|Battle of Bovey Heath|
|Part of the First English Civil War|
|Commanders and leaders|
|Lord Wentworth||Oliver Cromwell|
The Battle of Bovey Heath took place on 9 January 1646 at Bovey Tracey and Bovey Heath (about 10 miles (16 km) south-west of Exeter in Devon, England) during the First English Civil War. A Parliamentarian cavalry detachment under the command of Oliver Cromwell surprised and routed the Lord Wentworth's Royalist camp.
After a series of losses for the Royalists in the southwest of England, they had retreated to Exeter and beyond. The Parliamentarian New Model Army besieged Exeter, and when a Royalist army was raised to try to relieve the city, the Parliamentarian commander, Sir Thomas Fairfax launched a preemptive strike. He first sent Cromwell to attack the cavalry lodged at Bovey Heath, where they were able to rout the Royalists who were not prepared for an attack. Wentworth and most of his leading commanders were able to escape, but Wentworth was stripped of command of the Royalist army in the West, which passed to the Lord Hopton.
In early 1645, the southwest of England was predominantly held by the Royalists. After the Parliamentarians secured victory at Naseby in Northamptonshire in June that year, Sir Thomas Fairfax turned his attention, and the newly formed New Model Army to the south-west. They defeated the Royalists again at Langport in July, forcing the King's army in the west country to retreat to Exeter, though the cavalry were not allowed in the city. After securing Somerset, Fairfax established a siege of Exeter late in 1645.
At the start of 1646, rather than maintaining winter quarters, Prince Charles, the Prince of Wales, began to gather an army in south Devon to relieve Exeter. Thomas Wentworth, 5th Baron Wentworth had been given command of the Royalist army in the southwest by the Prince after Lord Goring left the war and escaped to France. He was quartered at Bovey Tracey (about 10 miles (16 km) south-west of Exeter) with three regiments of cavalry which had not been allowed into Exeter.
News reached the Parliamentarian commanders of the enemy forces' approach, and Fairfax split part of his army off from the siege to face the new threat. He sent a small cavalry detachment, under the command of Oliver Cromwell, to Bovey Tracey.
Wentworth was viewed poorly by some Royalist contemporaries; Richard Bulstrode described him as "a very lazy and unactive man", and he had fallen out with one of the other Royalist commanders in the region, the Lord Hopton. In his history, Amos Miller describes that Wentworth "allowed his officers to keep lax guard", and Cromwell was able to surprise the Royalists with a night attack. The Royalist officers were playing cards when the attack was made, and were only able to escape out of the back door of their inn by "throwing their stakes of money out of the window", causing the Parliamentarian soldiers to break off their attack to try and gather the money. Wentworth, his principal officers and the majority of their men were able to escape the attack, but Cromwell succeeded in capturing 400 horses and seven colours, including the King's.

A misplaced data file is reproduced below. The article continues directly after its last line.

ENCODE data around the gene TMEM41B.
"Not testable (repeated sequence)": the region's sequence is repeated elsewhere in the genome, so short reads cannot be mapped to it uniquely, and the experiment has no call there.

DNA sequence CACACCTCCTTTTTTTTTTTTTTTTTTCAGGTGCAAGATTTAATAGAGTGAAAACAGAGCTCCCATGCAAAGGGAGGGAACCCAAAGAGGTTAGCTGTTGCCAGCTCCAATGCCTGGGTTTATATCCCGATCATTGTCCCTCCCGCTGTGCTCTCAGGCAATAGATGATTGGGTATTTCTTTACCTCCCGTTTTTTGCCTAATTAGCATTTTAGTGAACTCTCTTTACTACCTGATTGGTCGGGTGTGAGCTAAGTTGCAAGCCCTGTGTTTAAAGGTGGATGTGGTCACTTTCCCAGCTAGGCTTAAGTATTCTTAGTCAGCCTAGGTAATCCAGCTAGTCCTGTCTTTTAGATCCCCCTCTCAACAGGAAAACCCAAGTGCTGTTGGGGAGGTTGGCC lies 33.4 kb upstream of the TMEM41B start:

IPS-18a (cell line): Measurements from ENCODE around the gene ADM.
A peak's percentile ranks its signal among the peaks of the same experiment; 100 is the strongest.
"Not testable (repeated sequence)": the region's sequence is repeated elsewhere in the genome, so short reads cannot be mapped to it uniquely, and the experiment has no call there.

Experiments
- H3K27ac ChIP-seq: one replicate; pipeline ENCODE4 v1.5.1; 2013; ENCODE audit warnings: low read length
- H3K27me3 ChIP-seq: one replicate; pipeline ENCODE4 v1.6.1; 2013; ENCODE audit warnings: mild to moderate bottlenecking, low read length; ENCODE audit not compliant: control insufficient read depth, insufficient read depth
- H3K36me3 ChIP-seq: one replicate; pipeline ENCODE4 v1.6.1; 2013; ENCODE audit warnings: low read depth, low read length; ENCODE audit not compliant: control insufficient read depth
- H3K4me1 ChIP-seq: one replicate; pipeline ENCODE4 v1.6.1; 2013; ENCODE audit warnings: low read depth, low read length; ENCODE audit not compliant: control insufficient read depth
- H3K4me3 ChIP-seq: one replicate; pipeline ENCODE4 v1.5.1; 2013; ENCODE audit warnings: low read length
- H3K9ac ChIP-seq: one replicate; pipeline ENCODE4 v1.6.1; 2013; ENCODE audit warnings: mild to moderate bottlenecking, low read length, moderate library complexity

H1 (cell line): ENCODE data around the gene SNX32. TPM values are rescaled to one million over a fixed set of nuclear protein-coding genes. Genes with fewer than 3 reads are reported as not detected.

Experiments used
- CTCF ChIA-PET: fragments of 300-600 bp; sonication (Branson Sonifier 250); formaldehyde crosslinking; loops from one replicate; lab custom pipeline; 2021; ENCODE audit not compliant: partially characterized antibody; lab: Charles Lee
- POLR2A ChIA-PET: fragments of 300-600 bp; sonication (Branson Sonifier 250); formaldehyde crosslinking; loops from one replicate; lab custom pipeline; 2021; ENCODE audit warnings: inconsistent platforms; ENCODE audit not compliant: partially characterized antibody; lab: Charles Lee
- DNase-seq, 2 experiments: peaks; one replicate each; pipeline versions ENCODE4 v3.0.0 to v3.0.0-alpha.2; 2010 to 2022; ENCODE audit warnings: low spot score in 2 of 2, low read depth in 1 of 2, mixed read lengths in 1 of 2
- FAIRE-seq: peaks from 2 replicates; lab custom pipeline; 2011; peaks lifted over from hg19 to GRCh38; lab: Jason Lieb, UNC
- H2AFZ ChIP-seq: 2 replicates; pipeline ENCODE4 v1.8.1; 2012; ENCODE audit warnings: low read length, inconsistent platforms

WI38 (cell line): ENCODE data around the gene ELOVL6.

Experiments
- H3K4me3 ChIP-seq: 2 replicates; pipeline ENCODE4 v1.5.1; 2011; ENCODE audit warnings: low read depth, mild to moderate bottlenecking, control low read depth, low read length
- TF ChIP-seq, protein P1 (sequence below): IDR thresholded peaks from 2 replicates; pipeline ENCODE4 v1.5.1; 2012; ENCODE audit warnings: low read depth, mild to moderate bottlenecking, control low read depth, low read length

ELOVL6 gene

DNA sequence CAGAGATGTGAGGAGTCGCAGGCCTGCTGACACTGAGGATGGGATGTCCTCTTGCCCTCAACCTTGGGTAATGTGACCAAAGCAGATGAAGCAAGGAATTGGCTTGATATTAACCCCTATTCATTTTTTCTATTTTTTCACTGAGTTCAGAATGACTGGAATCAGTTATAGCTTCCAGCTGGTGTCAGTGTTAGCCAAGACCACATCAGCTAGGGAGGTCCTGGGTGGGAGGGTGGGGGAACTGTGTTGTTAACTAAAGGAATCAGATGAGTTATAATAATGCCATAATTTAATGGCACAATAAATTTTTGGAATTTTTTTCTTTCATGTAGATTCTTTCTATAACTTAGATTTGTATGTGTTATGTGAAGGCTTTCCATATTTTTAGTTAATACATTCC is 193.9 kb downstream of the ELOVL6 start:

Wentworth escaped to Tavistock, where he reported the attack to Prince Charles. The news led the Prince to abandon his plans to relieve Exeter, and Charles retreated further into the southwest, to Launceston. Sir Richard Grenville and other Royalist leaders petitioned the Prince for a new commander of the Royalist army, and Lord Hopton was duly appointed the role. Wentworth remained as general of the horse, reporting to Hopton.
Fairfax subsequently led his army into south Devon, but found that the Royalists had abandoned their garrisons in Ashburton, Totnes and other villages in the area. Fairfax established his army outside Dartmouth on 12 January and captured the port on 19 January, effectively ending Royalist hopes of relieving Exeter. Hopton was defeated at Torrington in February, and the following month the last remnants of the Royalist army in southwest England surrendered in Truro. Exeter fell to the Parliamentarians in April, and when first King Charles I and then the Royalist-held Oxford surrendered, the First Civil War was effectively concluded in June 1646.
- ^ a b c d Cornforth.
- ^ a b c d Bennett 2016, p. 50.
- ^ a b Newman 1998, p. 83.
- ^ a b Andriette 1971, p. 159.
- ^ Barratt 2005, p. 129.
- ^ Bulstrode 1721, p. 149.
- ^ Reid 2004.
- ^ Miller 1979, p. 131.
- ^ a b Fraser 2008, p. 216.
- ^ a b Besley 1846, p. 257.
- ^ a b c Venning 2015, p. 216.
- ^ Wallace 2013, p. 75.
- ^ Manganiello 2004, p. 146.
- ^ Manganiello 2004, p. 174.
- ^ Bennett 2016, p. xv.
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